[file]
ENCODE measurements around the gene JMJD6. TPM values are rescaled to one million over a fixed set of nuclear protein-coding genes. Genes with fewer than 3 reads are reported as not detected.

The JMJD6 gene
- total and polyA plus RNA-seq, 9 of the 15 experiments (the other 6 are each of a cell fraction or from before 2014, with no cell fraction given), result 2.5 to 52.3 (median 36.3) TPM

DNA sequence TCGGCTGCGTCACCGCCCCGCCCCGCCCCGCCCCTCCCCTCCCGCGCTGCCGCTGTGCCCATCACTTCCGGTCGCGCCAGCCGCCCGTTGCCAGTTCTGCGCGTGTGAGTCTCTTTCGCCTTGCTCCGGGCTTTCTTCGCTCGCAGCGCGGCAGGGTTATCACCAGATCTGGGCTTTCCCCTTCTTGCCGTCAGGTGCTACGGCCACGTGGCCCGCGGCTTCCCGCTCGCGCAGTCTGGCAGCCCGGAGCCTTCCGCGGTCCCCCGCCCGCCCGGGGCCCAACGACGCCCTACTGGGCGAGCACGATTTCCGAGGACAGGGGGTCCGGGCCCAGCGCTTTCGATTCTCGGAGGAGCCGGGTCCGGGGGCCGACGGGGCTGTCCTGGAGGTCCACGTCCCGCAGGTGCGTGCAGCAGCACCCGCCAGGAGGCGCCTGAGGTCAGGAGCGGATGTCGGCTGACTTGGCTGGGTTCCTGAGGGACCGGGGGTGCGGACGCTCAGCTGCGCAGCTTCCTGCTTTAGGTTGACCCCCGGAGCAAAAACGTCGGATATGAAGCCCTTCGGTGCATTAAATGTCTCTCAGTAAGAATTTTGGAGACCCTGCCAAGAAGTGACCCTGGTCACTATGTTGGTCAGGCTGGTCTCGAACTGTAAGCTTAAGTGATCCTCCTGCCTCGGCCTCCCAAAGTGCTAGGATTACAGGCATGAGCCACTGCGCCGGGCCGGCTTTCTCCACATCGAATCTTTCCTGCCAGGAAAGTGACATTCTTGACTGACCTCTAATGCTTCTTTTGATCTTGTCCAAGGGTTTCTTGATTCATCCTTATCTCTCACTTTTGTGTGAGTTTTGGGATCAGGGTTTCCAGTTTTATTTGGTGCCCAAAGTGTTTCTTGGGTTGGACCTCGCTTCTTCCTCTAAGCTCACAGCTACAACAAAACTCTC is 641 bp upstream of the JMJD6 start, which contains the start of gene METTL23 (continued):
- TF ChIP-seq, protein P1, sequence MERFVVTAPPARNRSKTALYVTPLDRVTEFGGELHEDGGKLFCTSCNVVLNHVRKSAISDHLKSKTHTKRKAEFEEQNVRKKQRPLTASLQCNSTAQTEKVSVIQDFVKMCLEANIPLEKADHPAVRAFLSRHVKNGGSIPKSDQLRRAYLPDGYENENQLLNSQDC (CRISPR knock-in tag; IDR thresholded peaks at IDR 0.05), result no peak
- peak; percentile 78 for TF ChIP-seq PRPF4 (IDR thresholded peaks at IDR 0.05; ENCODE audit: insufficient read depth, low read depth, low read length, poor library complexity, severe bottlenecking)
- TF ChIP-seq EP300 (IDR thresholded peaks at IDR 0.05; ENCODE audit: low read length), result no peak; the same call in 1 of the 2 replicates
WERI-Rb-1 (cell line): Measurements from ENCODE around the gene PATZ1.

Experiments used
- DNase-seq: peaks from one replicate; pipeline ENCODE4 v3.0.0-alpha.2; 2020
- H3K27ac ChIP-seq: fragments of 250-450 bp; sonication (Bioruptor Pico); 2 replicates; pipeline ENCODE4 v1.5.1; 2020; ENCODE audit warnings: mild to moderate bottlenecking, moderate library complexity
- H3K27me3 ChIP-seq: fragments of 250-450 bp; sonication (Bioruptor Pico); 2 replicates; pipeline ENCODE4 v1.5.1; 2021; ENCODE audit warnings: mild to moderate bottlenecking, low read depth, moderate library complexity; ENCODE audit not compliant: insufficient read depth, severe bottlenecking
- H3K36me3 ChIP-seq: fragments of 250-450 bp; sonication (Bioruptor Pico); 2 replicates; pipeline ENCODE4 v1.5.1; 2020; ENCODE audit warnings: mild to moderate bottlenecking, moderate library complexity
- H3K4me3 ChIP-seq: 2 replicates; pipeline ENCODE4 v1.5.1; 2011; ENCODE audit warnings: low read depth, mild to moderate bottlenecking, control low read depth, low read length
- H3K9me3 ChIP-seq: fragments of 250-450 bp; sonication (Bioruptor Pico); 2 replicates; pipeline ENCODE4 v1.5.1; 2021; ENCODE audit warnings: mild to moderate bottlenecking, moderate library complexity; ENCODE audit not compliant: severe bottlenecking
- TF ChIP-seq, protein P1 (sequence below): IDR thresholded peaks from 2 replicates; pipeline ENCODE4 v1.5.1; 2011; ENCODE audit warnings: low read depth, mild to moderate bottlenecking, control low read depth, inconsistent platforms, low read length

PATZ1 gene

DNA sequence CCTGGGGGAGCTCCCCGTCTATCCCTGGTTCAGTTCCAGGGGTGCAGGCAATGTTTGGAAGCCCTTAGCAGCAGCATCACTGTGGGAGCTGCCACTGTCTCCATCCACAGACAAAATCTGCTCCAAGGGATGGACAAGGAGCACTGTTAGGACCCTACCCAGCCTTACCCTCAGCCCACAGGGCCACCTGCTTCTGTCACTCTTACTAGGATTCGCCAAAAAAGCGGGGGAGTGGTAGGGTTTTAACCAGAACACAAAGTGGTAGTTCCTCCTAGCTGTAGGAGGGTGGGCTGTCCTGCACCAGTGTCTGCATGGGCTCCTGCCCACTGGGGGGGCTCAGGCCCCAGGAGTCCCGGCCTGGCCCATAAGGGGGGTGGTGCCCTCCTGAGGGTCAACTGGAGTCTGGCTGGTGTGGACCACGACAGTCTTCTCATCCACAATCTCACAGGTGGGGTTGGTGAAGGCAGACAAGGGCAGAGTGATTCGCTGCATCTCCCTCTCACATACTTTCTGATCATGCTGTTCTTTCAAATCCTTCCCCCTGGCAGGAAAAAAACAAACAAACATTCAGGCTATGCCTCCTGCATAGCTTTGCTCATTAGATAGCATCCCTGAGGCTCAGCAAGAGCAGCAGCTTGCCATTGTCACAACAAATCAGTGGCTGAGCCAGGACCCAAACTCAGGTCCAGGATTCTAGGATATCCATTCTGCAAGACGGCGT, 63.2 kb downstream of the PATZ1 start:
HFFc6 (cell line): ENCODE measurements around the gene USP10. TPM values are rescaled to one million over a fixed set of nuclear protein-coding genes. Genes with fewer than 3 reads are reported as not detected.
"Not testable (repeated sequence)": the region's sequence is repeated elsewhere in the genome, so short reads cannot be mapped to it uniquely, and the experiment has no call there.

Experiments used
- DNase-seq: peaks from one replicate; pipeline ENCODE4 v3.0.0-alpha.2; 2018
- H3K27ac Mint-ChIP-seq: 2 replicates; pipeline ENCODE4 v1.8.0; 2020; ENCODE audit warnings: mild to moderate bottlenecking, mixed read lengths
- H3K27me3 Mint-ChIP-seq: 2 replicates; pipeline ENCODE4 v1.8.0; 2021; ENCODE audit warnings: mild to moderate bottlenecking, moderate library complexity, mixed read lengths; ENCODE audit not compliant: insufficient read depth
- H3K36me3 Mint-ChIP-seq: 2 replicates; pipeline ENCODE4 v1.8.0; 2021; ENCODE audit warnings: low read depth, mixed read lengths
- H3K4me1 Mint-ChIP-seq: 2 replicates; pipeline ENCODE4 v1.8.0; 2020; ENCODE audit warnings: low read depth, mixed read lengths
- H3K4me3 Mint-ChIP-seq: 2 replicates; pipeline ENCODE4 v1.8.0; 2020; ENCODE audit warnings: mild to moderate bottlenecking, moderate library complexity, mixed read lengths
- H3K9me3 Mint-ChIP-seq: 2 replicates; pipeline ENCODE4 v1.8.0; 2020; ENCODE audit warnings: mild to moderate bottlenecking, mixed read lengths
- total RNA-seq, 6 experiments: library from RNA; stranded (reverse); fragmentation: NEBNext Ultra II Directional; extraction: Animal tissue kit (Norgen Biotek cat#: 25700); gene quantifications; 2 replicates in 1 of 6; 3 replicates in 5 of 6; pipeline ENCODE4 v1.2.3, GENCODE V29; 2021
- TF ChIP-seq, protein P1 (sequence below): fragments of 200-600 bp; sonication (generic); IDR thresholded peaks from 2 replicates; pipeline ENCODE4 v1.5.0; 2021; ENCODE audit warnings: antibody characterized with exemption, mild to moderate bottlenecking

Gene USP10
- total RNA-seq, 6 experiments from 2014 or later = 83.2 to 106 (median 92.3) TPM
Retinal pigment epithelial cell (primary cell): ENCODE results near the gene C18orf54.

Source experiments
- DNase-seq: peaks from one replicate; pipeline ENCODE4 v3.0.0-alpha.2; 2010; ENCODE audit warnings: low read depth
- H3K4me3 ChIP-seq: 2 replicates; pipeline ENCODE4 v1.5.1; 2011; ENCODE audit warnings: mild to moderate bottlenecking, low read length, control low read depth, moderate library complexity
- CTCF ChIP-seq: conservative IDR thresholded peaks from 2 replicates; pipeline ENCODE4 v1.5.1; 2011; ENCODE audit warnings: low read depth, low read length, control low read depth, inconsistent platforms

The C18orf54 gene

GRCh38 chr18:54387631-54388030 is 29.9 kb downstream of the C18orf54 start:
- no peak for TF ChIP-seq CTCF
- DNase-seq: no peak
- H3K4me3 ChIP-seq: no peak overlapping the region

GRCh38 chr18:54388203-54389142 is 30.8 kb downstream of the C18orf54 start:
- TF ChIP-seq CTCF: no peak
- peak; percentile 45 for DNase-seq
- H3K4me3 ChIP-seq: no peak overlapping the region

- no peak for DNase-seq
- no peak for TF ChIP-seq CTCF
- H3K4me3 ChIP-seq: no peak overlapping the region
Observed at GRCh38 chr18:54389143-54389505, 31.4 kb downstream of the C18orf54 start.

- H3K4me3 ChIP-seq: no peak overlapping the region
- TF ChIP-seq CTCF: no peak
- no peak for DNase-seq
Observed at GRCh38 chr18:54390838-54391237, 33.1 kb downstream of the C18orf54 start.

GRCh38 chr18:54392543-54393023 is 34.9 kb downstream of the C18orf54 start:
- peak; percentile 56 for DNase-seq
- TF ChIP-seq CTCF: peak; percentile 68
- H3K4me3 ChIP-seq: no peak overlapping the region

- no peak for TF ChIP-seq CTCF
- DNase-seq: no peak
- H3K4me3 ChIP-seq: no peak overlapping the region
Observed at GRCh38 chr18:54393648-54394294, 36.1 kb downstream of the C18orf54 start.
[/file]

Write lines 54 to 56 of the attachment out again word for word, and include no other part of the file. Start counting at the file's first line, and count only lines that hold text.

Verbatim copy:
Observed at GRCh38 chr18:54390838-54391237, 33.1 kb downstream of the C18orf54 start.

GRCh38 chr18:54392543-54393023 is 34.9 kb downstream of the C18orf54 start:
- peak; percentile 56 for DNase-seq